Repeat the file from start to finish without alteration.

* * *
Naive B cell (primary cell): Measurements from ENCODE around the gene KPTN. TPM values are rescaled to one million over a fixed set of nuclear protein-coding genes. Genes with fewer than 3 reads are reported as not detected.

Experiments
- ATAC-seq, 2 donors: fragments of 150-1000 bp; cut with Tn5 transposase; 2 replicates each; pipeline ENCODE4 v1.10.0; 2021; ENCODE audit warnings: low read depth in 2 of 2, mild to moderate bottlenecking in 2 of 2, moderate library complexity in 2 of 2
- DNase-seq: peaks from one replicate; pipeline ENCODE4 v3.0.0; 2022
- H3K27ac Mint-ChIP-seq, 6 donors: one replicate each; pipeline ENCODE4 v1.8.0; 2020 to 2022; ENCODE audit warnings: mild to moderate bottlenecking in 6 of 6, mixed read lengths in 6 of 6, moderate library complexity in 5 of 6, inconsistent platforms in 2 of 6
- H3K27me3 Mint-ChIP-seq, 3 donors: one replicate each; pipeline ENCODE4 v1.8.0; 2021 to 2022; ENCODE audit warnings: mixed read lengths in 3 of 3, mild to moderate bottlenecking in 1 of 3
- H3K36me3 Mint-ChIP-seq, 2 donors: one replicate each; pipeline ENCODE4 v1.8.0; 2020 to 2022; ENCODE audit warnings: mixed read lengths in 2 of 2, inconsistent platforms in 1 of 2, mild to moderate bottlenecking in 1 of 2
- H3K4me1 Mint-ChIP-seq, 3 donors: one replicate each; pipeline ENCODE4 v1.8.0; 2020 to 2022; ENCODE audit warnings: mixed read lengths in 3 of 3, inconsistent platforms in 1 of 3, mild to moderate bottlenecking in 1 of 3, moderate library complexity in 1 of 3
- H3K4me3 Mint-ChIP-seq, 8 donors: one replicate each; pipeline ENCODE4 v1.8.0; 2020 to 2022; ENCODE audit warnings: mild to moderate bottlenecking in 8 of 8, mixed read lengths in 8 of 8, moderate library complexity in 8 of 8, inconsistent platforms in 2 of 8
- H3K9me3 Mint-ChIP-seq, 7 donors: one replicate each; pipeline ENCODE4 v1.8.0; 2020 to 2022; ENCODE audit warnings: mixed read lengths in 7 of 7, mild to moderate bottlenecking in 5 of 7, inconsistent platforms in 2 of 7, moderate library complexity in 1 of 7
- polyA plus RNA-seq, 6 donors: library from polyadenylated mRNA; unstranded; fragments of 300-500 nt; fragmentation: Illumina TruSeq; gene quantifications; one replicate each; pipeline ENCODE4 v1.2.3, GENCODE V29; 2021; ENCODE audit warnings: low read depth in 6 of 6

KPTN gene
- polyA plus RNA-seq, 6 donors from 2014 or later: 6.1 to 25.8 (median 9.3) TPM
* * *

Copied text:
Naive B cell (primary cell): Measurements from ENCODE around the gene KPTN. TPM values are rescaled to one million over a fixed set of nuclear protein-coding genes. Genes with fewer than 3 reads are reported as not detected.

Experiments
- ATAC-seq, 2 donors: fragments of 150-1000 bp; cut with Tn5 transposase; 2 replicates each; pipeline ENCODE4 v1.10.0; 2021; ENCODE audit warnings: low read depth in 2 of 2, mild to moderate bottlenecking in 2 of 2, moderate library complexity in 2 of 2
- DNase-seq: peaks from one replicate; pipeline ENCODE4 v3.0.0; 2022
- H3K27ac Mint-ChIP-seq, 6 donors: one replicate each; pipeline ENCODE4 v1.8.0; 2020 to 2022; ENCODE audit warnings: mild to moderate bottlenecking in 6 of 6, mixed read lengths in 6 of 6, moderate library complexity in 5 of 6, inconsistent platforms in 2 of 6
- H3K27me3 Mint-ChIP-seq, 3 donors: one replicate each; pipeline ENCODE4 v1.8.0; 2021 to 2022; ENCODE audit warnings: mixed read lengths in 3 of 3, mild to moderate bottlenecking in 1 of 3
- H3K36me3 Mint-ChIP-seq, 2 donors: one replicate each; pipeline ENCODE4 v1.8.0; 2020 to 2022; ENCODE audit warnings: mixed read lengths in 2 of 2, inconsistent platforms in 1 of 2, mild to moderate bottlenecking in 1 of 2
- H3K4me1 Mint-ChIP-seq, 3 donors: one replicate each; pipeline ENCODE4 v1.8.0; 2020 to 2022; ENCODE audit warnings: mixed read lengths in 3 of 3, inconsistent platforms in 1 of 3, mild to moderate bottlenecking in 1 of 3, moderate library complexity in 1 of 3
- H3K4me3 Mint-ChIP-seq, 8 donors: one replicate each; pipeline ENCODE4 v1.8.0; 2020 to 2022; ENCODE audit warnings: mild to moderate bottlenecking in 8 of 8, mixed read lengths in 8 of 8, moderate library complexity in 8 of 8, inconsistent platforms in 2 of 8
- H3K9me3 Mint-ChIP-seq, 7 donors: one replicate each; pipeline ENCODE4 v1.8.0; 2020 to 2022; ENCODE audit warnings: mixed read lengths in 7 of 7, mild to moderate bottlenecking in 5 of 7, inconsistent platforms in 2 of 7, moderate library complexity in 1 of 7
- polyA plus RNA-seq, 6 donors: library from polyadenylated mRNA; unstranded; fragments of 300-500 nt; fragmentation: Illumina TruSeq; gene quantifications; one replicate each; pipeline ENCODE4 v1.2.3, GENCODE V29; 2021; ENCODE audit warnings: low read depth in 6 of 6

KPTN gene
- polyA plus RNA-seq, 6 donors from 2014 or later: 6.1 to 25.8 (median 9.3) TPM